The Special Education program is the academic home to many students who enjoy working with children and youth, especially children and youth with disabilities. Special Education graduates enter a high-need field with an almost 100% job placement rate, with graduates finding employment in Wisconsin and across the country.
The program prepares educators to serve as resources and advocates for persons with disabilities and their families. This includes being a leader, collaborating with others, and working creatively within and outside schools to create inclusive educational experiences to improve the quality of life for individuals with disabilities and their families.
Graduates are prepared to work effectively across disability categories, including intellectual and developmental disabilities, learning disabilities, and emotional/behavioral disorders. The program emphasizes coursework and experiences in elementary, middle, and high schools with students who have a wide range of abilities, including students with severe disabilities.
The Special Education program emphasizes coursework in areas including:
- Assessing learning needs in all core academic areas
- Creating individualized education programs
- Implementing instructional strategies for helping students with a variety of abilities succeed
- Using assistive technology
- Understanding behavior and intervention strategies for social and academic success
- Diversity issues in special education
- Working collaboratively with teachers and other school professionals to create successful inclusive learning environments
Students learn about these topics through a four-semester sequence of coursework, practicum experiences, and student teaching experiences in elementary, middle, and high schools.
New Certification Options!
The department is thrilled to provide two new certification programs beginning with fall 2022 program admission. The first is a certification program in Early Childhood Special Education (ECSE). Graduates will be certified in ECSE, ages birth-grade 3. This program prepares early intervention and early childhood special education professionals to serve young children ages birth through eight years who have, or are at-risk for, developmental delays and disabilities, and also the families of these children. Graduates may work in a variety of settings including, but not limited to, the birth-grade 3 program. These might include Early Head Start, Head Start, licensed child care centers, 4K programs, and grades kindergarten-grade 3.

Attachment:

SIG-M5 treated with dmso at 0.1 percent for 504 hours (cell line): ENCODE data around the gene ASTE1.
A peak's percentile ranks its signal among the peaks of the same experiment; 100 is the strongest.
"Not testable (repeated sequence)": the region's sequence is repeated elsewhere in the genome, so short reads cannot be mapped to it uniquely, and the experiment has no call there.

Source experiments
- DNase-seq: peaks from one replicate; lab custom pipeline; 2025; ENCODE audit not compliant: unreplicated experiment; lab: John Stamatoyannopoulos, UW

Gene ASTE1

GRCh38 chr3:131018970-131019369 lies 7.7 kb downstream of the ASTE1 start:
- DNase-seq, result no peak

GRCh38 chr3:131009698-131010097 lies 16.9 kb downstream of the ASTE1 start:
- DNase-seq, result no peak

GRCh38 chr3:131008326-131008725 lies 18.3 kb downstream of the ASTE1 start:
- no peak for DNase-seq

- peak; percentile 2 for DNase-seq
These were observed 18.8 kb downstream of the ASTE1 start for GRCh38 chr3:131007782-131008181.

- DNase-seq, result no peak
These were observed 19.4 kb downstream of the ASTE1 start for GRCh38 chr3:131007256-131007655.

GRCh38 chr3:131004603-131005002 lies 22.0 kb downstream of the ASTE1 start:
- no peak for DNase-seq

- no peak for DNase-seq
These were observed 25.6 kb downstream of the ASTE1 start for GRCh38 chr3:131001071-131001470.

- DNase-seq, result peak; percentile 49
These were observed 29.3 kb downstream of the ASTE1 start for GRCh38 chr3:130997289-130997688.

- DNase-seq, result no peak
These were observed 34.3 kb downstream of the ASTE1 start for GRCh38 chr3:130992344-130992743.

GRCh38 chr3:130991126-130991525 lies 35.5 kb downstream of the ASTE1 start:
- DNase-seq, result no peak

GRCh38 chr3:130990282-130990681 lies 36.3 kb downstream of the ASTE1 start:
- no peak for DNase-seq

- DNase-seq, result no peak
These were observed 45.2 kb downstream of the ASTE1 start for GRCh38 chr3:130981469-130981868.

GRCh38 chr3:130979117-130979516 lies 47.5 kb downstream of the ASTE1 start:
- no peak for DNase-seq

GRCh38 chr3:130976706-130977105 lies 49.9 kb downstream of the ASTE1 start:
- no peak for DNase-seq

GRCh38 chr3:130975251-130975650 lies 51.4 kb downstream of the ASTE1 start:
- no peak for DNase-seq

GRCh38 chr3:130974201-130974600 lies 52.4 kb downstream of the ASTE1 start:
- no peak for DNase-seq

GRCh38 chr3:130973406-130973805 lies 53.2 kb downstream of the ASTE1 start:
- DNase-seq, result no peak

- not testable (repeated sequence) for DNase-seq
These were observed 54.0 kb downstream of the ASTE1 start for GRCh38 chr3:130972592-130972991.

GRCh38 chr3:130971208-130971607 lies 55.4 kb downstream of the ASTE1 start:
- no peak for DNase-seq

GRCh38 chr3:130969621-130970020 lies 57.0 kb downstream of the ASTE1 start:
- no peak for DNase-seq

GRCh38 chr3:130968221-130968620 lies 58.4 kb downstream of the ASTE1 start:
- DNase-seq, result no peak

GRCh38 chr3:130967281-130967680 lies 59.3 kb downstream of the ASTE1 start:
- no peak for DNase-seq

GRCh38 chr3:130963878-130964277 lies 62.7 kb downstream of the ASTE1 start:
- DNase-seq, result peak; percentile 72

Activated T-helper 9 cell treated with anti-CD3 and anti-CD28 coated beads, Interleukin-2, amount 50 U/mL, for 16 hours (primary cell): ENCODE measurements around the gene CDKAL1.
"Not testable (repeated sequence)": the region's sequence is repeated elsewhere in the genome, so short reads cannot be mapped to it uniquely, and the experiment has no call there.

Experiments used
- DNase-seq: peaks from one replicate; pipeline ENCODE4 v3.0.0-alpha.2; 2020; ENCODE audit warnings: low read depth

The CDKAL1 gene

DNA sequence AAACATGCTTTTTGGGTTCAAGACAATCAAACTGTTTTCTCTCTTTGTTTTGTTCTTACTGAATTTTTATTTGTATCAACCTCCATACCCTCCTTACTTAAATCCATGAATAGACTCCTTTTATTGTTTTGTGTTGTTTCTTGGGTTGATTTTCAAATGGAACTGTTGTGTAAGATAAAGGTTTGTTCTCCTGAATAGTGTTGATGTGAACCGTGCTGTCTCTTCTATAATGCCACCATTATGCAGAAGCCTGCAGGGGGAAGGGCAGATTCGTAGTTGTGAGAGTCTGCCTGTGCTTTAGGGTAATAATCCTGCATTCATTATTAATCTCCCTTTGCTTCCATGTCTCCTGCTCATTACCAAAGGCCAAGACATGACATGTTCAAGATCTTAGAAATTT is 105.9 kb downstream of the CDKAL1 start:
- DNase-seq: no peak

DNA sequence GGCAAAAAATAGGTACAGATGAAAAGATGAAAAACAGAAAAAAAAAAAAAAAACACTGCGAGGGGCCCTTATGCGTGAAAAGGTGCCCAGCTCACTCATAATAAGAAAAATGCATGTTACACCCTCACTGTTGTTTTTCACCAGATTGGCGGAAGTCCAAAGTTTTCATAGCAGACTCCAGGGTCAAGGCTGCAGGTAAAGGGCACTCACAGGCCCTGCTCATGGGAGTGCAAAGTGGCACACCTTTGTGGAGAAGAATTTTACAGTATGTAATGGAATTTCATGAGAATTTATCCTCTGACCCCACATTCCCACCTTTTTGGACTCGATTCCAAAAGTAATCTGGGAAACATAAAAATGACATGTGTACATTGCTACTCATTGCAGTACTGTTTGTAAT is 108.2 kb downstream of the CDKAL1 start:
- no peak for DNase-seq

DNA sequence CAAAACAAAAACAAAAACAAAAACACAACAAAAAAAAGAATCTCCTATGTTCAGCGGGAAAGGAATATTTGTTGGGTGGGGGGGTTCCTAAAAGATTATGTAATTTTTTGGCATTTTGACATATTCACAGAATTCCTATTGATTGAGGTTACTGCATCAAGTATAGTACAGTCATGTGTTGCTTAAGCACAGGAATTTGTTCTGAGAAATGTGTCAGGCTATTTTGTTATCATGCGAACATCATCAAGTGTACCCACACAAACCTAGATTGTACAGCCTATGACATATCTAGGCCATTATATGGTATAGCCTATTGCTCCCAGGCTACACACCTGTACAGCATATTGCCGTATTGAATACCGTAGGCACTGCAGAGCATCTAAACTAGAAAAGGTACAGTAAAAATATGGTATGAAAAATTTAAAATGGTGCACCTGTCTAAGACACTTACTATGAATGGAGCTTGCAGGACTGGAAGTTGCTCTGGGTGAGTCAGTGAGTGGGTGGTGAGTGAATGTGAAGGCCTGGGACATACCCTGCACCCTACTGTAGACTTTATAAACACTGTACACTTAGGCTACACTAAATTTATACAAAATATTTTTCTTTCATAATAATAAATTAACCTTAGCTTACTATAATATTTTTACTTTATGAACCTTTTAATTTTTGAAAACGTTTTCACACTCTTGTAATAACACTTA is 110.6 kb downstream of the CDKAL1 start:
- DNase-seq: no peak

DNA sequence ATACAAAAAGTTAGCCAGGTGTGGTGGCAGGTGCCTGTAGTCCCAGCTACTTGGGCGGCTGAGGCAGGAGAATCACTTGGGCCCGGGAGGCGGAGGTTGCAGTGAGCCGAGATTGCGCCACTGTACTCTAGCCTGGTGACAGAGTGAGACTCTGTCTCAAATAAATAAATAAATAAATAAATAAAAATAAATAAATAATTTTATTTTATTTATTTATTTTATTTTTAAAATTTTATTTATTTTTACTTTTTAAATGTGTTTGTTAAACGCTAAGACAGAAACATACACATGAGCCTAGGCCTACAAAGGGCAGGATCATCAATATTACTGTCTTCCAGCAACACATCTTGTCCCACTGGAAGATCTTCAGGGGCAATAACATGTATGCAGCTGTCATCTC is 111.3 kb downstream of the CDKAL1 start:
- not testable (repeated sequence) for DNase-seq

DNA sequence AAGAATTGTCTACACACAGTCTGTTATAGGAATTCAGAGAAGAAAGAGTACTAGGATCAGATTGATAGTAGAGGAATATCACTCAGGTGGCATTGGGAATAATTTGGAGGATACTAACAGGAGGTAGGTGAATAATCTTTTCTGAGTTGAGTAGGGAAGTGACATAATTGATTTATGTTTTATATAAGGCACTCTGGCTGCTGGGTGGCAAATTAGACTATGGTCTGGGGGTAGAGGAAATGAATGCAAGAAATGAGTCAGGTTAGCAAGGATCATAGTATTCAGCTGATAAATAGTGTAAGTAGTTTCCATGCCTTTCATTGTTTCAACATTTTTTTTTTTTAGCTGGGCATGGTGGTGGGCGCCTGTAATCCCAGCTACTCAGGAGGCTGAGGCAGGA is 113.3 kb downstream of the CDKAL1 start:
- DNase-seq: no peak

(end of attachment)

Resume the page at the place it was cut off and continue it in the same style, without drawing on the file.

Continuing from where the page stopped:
The second new program option will prepare educators to support the needs of students with disabilities ages birth through Grade 12. This program provides a path for students to become certified in both ECSE and Special Education Cross-Categorical K-12. Both new program options require four semesters of professional coursework and include multiple field experiences in local educational settings and schools.
Effective with fall 2022 program admission, new teacher certification licensing options are being implemented at UW-Madison in response to changes in Wisconsin teacher licensing requirements. Pending final approval from the Wisconsin Department of Public Instruction, students admitted to Special Education can pursue one of four certification paths:
- Special Education Cross-Categorical, Kindergarten through Grade 12 (K-12)
- Early Childhood Special Education, Birth-Grade 3
- Early Childhood Special Education, Birth-Grade 3 and Special Education Cross-Categorical, K-12
- Special Education Cross-Categorical, K-12 and Elementary Education, Kindergarten through Grade 9 (K-9). This option is jointly offered by the RP & SE and Curriculum and Instruction departments, see below.
Students intending to teach in Wisconsin may be eligible for the Teacher Pledge, an opt-in loan forgiveness program for teacher education students.
Madison College students should also investigate the new transfer agreement between Madison College and UW-Madison. Students meeting the requirements of the agreement are guaranteed admission to UW-Madison's School of Education and to Special Education.
Elementary Education and Special Education Dual Major Certification Program
Students interested in Special Education may want to consider another program option that certifies students in both Elementary Education and Special Education. The job placement rate for students graduating from this program is almost 100%. Employment opportunities are available across the country.